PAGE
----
2 World Trade Center: A Stairway to Heaven

Written By Nicole Kofkin | June 12, 2015 | Published in Neighborhood News, Urban Design
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Rendering via DBOX

With the recent news of Bjarke Ingels replacing Norman Foster as the architect of 2 World Trade Center, new renderings have been released showing a structure that tapers off in sections of blocks to the top. Wired reports that the new designs more accurately capture the aesthetics of the major media companies and other businesses who will be occupying the building, as well as taking into consideration the symbolism that the structure holds as a commemoration for the attack on the original site.

Image credit: BIG

Ingels is known for his eccentric designs, which have created a topic of conversation on whether or not he is an appropriate candidate for designing a building that intends to signify a memorial with utmost respect. The building has seamlessly incorporated both aspects of innovative design and tasteful elegance, as from different angles around the city a different style of the facade can be seen. Viewing the 2 World Trade Center from inside the memorial plaza, the building appears to have identical sides, but when observing from the north and east sides, one can see the step-like progression of blocks tapering off to the top.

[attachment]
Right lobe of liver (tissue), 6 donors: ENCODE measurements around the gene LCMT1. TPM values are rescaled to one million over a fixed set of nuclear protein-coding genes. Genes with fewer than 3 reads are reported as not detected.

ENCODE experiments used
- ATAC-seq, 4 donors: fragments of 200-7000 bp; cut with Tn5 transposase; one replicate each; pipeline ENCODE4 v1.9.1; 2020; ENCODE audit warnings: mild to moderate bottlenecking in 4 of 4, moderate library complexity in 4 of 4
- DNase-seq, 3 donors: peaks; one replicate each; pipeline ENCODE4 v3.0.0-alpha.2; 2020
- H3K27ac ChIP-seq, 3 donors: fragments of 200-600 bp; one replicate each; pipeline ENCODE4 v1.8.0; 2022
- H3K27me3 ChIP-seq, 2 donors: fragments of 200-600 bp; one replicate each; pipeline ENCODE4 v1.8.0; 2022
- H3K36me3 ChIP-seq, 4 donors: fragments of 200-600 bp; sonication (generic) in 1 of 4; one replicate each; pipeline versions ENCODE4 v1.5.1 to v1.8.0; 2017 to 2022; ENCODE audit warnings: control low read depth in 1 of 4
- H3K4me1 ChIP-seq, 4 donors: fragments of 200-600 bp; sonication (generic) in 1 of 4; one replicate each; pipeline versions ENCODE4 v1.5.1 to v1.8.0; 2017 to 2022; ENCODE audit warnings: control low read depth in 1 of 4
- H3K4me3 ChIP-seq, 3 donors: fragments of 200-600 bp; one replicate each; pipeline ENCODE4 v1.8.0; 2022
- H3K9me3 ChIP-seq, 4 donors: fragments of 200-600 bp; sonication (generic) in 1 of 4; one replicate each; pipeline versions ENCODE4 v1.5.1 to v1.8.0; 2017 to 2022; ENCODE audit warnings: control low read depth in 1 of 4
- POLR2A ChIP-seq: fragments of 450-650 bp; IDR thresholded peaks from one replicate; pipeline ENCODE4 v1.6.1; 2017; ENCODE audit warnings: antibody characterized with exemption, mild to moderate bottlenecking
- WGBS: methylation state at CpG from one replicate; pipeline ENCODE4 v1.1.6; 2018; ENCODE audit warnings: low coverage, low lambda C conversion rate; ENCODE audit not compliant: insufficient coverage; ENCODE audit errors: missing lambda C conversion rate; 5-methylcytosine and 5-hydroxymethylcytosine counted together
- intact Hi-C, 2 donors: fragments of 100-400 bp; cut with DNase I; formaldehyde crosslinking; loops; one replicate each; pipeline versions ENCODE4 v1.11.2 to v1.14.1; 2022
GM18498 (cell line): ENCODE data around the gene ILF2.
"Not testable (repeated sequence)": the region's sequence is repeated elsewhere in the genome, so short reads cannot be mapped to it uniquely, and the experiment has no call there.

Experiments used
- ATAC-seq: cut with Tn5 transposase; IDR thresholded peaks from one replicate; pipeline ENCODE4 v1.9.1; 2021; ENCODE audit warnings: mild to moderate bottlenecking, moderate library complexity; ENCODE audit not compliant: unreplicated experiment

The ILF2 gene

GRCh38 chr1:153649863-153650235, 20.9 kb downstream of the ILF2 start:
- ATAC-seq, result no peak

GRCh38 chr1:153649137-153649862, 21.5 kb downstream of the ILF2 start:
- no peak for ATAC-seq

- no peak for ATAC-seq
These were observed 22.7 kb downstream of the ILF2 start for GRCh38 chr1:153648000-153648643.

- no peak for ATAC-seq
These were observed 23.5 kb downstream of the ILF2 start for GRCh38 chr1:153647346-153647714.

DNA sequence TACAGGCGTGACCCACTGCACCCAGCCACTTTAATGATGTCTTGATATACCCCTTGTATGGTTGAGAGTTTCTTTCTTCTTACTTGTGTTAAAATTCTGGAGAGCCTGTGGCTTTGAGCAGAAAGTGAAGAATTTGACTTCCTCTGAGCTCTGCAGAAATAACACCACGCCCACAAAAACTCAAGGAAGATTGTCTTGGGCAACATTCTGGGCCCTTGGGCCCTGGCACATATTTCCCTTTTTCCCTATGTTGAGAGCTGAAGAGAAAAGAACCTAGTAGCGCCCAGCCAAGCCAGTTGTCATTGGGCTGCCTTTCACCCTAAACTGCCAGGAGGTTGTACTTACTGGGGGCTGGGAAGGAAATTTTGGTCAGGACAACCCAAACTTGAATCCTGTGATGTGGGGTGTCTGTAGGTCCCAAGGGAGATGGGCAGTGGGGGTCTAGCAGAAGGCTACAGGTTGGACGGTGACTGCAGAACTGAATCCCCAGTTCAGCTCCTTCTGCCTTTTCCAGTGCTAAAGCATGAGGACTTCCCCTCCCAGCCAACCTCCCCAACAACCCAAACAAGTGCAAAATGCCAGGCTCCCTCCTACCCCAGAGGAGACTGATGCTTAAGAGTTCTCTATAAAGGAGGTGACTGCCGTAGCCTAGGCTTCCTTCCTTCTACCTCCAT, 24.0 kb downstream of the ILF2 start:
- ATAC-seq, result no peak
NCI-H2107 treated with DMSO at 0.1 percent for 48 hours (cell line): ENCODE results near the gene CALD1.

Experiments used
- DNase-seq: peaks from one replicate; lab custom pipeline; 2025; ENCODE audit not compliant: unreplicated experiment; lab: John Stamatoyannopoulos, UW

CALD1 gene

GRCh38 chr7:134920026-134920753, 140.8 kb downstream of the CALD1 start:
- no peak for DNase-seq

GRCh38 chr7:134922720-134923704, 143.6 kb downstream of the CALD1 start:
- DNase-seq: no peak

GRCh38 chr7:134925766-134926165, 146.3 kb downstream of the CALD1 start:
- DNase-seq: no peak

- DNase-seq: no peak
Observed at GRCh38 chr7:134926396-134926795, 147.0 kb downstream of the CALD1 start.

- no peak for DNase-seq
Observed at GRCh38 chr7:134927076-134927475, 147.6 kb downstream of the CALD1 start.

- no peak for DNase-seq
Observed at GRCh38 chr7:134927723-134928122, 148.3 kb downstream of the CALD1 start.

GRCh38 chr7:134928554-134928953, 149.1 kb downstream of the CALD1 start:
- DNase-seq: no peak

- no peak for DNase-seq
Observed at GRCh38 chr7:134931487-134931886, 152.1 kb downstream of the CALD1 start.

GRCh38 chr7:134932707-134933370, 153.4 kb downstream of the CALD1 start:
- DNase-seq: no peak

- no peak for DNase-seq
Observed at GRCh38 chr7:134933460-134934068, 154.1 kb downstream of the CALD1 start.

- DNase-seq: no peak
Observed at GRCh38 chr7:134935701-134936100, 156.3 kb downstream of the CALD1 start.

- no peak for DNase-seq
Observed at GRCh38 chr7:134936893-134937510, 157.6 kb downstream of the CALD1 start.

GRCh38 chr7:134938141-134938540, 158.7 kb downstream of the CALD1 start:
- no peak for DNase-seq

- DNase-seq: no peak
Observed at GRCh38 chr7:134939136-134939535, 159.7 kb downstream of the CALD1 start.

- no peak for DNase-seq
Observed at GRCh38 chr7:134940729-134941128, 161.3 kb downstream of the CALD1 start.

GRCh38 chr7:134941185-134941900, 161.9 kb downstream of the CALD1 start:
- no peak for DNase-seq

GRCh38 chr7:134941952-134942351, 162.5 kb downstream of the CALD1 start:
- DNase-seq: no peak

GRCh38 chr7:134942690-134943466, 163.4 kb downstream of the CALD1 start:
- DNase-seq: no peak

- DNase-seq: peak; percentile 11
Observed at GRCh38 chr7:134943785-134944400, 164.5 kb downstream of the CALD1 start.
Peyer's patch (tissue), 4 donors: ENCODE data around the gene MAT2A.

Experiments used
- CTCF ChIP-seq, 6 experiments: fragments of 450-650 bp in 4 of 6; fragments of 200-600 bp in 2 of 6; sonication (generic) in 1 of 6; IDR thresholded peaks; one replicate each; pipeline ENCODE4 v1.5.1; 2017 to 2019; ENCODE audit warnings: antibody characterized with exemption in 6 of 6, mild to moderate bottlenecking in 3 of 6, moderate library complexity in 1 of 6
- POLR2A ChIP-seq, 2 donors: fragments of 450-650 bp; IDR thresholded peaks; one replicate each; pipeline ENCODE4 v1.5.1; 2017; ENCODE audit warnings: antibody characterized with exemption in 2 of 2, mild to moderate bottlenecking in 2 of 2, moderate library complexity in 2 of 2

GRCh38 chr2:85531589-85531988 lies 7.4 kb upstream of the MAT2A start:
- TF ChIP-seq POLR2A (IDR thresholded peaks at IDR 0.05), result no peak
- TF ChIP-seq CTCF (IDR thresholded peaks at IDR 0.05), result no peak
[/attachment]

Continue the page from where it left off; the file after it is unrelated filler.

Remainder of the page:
Rendering via BIG

The building assumes a difficult task of being a private space for businesses while standing as a symbol of remembrance. Whether this was intentional or not, the tiered blocks ascending into the sky seem to resemble a stairway. A stairway into the sky holds great metaphorical meaning, giving tangible closure to those who were lost and to the distressful emotions that so many people experienced worldwide.

Rendering via DBOX

In a video from BIG featuring Ingels describing the project, he says, “the completion of the World Trade Center will finally restore the majestic skyline of Manhattan and unite the streetscape of Tribeca with the towers downtown.” Although some feel disappointed with the redesign of the 2 World Trade Center, there is significant beauty and empathy in the designs presented by Ingels. This is more than just a fancy building, it’s a memorial. It’s bridging the gap between sorrowful memories and a coming to peace through a stairway to heaven.  

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